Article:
Lima, Peru attractions and top destinations selection: The Magic Water Tour was opened in the Park of the Reserve in 2007, and within a year counted two million visitors. It holds the record for the largest fountain complex in the world, with 13 separate fountains. The largest, the Fuente Magica, shoots a jet of water more than 80 meters high, while the Fuente Tunel de las Sorpresas (Tunnel of Surprises) is a 35-meter tunnel of water to walk through. At the Fuente de la Fantasia, you can see a laser and picture show with jets synchronized to music.
Parque Kennedy, named after the 35th US president, hosts nightly events from dancing to art exhibits. It also houses hundreds of cats that prowl the park at night. Watch the cats and do some people-watching while eating picarones, a fried Peruvian dessert made of fried sweet potatoes dipped in honey. Peñas are music venues or restaurants, or even someone’s house, where traditional Peruvian music is played by a live band. This music is worlds apart from the electronic cumbia that has captured Lima.
You don’t have to leave Lima to begin your exploration of Peru’s historic sites. Built by the Lima culture sometime between 300 and 700 AD and constructed from millions of adobe bricks, the Huaca Pucllana is a giant pyramid located in Miraflores. After taking a tour of the ruins (don’t forget your sunscreen-the sun can be fierce), head to the site’s restaurant, Restaurant Huaca Pucllana, for some outstanding (but expensive) regional dishes. Nothing quite says Peruvian cuisine like a plate of practically straight-from-the-sea ceviche, and a visit to one of the capital’s top cevicherias should be high on your list of things to do in Lima. A mix of fish, red onions, chili peppers and sweet potato marinated in lemon, you can indulge in this simple yet delicious dish in practically any of the city’s restaurants, but for guaranteed quality, seek out Punto Azul, which is known for its delicate flavors, freshness of its ingredients and accessible price (expect to pay around 32 soles).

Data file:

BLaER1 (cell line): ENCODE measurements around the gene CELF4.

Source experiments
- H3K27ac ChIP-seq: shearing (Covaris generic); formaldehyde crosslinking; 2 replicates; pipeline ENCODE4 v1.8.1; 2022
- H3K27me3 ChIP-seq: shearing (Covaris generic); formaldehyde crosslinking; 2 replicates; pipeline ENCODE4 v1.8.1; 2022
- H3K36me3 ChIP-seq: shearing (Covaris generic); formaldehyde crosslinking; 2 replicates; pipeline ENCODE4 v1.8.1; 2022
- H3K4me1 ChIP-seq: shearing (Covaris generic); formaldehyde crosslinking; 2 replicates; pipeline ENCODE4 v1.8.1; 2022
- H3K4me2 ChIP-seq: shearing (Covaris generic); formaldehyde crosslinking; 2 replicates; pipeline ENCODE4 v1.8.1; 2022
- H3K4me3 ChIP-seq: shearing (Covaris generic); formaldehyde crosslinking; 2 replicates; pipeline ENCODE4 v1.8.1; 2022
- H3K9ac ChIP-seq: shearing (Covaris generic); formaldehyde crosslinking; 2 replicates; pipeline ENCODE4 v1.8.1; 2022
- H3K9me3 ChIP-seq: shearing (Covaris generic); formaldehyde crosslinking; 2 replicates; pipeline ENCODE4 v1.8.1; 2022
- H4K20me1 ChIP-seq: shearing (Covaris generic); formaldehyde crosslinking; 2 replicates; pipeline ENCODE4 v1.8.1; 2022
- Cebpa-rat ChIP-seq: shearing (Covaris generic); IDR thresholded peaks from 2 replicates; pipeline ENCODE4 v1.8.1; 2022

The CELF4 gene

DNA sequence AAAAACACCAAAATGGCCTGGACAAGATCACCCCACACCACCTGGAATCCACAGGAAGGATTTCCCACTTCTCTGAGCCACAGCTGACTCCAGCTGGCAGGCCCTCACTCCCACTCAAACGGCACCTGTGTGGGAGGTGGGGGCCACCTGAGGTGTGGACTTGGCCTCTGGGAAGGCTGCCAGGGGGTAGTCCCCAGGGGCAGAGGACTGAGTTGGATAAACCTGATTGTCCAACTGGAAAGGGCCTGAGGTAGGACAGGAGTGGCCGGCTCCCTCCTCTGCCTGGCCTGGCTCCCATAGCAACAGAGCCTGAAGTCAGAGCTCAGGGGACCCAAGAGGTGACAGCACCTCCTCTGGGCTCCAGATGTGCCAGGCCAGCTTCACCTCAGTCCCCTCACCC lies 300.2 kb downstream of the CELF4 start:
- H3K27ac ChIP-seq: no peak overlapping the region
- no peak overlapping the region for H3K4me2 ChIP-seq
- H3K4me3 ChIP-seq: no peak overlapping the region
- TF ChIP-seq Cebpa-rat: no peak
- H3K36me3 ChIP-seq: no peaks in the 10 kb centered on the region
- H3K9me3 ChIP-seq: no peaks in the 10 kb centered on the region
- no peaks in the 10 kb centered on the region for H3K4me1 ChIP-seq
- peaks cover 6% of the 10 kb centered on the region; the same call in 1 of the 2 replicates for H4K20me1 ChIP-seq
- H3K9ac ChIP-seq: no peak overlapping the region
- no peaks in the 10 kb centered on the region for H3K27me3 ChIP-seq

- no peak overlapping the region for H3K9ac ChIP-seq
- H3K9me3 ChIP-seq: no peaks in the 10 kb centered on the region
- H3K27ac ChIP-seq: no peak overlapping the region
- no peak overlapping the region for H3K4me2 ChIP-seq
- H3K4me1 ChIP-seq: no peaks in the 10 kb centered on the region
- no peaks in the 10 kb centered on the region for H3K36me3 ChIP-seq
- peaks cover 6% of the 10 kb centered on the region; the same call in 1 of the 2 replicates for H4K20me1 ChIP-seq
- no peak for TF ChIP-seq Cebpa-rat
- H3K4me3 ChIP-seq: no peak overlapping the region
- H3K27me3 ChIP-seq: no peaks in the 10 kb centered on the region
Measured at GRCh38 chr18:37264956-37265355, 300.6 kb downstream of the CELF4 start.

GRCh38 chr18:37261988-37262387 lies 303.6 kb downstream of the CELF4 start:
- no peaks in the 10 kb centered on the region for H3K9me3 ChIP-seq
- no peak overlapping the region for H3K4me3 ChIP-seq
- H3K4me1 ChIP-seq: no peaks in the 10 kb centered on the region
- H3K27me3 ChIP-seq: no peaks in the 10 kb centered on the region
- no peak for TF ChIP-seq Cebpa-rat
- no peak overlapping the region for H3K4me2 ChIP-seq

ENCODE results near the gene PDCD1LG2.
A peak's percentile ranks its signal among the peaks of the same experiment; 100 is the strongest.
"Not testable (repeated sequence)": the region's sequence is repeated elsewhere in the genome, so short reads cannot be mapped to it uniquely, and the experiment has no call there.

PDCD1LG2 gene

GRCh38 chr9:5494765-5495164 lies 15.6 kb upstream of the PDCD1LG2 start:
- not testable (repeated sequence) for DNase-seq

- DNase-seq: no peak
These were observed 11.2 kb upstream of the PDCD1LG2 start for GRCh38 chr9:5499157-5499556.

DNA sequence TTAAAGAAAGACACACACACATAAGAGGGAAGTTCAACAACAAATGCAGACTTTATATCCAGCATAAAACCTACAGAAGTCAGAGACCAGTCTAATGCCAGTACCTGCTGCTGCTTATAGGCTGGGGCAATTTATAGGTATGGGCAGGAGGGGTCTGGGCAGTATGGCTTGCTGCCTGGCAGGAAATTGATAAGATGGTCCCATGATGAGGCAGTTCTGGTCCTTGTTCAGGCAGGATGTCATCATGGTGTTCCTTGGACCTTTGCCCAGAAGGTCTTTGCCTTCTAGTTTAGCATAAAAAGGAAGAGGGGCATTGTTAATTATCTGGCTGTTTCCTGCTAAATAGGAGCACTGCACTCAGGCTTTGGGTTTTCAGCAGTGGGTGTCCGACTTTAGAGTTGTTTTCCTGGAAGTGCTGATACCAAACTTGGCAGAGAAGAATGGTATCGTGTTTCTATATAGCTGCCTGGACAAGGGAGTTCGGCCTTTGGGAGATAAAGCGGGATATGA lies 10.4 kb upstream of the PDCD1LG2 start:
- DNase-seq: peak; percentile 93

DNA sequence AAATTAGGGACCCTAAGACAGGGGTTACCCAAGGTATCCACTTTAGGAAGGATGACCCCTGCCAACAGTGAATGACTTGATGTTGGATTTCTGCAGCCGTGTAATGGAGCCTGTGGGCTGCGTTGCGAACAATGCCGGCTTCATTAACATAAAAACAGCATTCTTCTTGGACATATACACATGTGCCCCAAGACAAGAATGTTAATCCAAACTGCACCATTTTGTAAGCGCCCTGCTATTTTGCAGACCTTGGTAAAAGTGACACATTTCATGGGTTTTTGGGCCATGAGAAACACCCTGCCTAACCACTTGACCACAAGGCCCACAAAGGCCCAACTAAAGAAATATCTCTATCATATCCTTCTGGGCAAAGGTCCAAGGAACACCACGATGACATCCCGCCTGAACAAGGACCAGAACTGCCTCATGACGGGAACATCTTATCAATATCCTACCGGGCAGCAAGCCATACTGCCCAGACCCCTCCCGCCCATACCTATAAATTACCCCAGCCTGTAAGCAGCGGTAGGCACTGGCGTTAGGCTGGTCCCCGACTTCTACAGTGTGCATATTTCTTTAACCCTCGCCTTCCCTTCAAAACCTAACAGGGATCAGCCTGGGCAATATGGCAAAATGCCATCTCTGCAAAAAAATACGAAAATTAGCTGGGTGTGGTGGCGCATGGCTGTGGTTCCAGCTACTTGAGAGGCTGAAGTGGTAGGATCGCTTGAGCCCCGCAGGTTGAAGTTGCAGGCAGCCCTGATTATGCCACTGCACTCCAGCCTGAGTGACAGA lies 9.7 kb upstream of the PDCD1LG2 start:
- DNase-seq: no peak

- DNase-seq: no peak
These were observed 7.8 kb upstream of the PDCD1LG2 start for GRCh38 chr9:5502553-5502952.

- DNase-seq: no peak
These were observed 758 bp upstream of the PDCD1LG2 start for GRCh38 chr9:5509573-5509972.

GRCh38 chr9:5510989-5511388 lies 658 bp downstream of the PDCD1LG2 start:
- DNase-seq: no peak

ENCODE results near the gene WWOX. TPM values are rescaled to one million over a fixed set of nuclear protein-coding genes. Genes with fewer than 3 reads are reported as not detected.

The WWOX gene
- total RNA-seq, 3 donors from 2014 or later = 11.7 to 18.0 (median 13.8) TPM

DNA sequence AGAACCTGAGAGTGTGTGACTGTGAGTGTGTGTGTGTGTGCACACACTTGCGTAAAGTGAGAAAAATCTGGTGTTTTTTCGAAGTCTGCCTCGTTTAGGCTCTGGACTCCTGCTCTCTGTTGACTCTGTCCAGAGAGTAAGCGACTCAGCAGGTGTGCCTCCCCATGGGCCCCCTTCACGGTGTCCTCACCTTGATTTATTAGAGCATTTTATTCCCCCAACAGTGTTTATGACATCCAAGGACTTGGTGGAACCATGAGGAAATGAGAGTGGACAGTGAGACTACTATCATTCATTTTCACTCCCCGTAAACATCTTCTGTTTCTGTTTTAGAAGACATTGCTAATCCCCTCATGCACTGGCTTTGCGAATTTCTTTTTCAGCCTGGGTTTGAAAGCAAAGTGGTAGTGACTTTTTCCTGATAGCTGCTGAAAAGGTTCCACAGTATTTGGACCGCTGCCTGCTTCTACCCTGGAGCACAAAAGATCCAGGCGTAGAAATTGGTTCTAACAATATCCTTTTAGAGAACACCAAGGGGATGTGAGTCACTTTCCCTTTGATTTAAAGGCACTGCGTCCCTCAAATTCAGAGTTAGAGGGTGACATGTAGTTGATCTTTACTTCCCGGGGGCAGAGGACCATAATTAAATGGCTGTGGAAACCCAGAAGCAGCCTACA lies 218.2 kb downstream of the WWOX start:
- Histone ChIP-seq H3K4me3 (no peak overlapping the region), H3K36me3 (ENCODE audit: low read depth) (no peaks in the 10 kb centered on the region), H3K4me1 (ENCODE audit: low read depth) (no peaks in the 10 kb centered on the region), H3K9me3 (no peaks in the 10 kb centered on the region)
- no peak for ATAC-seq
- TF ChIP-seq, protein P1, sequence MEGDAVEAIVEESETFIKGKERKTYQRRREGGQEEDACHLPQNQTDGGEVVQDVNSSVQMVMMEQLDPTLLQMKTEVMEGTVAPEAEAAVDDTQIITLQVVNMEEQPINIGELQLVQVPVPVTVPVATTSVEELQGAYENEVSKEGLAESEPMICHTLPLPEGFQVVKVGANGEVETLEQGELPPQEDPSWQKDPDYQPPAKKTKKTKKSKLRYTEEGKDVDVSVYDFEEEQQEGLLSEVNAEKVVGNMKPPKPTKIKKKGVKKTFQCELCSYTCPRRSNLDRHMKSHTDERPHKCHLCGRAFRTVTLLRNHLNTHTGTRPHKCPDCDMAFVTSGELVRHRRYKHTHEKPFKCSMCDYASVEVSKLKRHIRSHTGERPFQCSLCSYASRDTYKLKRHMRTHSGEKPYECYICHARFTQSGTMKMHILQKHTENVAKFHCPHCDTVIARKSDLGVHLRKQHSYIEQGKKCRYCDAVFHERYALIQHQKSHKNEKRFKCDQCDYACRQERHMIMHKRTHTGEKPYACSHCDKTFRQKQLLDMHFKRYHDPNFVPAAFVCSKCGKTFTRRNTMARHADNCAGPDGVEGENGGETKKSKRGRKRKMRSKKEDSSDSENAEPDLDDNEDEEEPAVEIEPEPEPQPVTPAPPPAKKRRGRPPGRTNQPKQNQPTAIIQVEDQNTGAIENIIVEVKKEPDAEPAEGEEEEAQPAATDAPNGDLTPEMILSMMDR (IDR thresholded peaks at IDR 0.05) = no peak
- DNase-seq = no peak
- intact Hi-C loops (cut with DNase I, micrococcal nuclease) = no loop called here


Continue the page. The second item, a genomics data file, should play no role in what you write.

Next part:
Lima is stuffed with old temples, and Magdalena has one of their own, the Huaca Huantille (at the corner of 28 de Julio and Castilla). It was closed the day I went, so if you’d like more information kindly step on over to En Peru, where Stuart as usual has put together a fantastic report. There’s a lot of little places all through Magdalena, but these were some of our favorites: Speciale Cafe – 1229 Jr. Libertad. This cutesy old-time ice cream parlor serves up almost 20 different flavors, including frozen yogurt, and has some of the best espresso in Lima. My tips: get a cup of coffee and a scoop of Cappuccino ice cream to go in it. Rob’s tips: try everything first and then try the Magdalena flavor (with figs, nuts, and chopped cherries) again. They also sell little frozen bonbons that are divine. Explore a few more images of this incredible ocean view penthouse on FB. Need a place to rent in Lima, Peru? Explore even more info at Magdalena del Mar penthouse to book.
Centuries ago, Barranco was a sleepy fishing village. Now it is a coastal district that once was the playground for wealthy Limans. In the 20th century, however, writers and artists began moving in, giving the district a bohemian flavor. This picturesque district is dotted with brightly painted Art Deco houses accented with blossoming trees. During the day, Barranco offers a slower pace of life than Lima, but action picks up when the sun goes down. People flock to the Parque Municipal, dine in small restaurants serving typical Peruvian fare, or dance the night away in discos and nightclubs.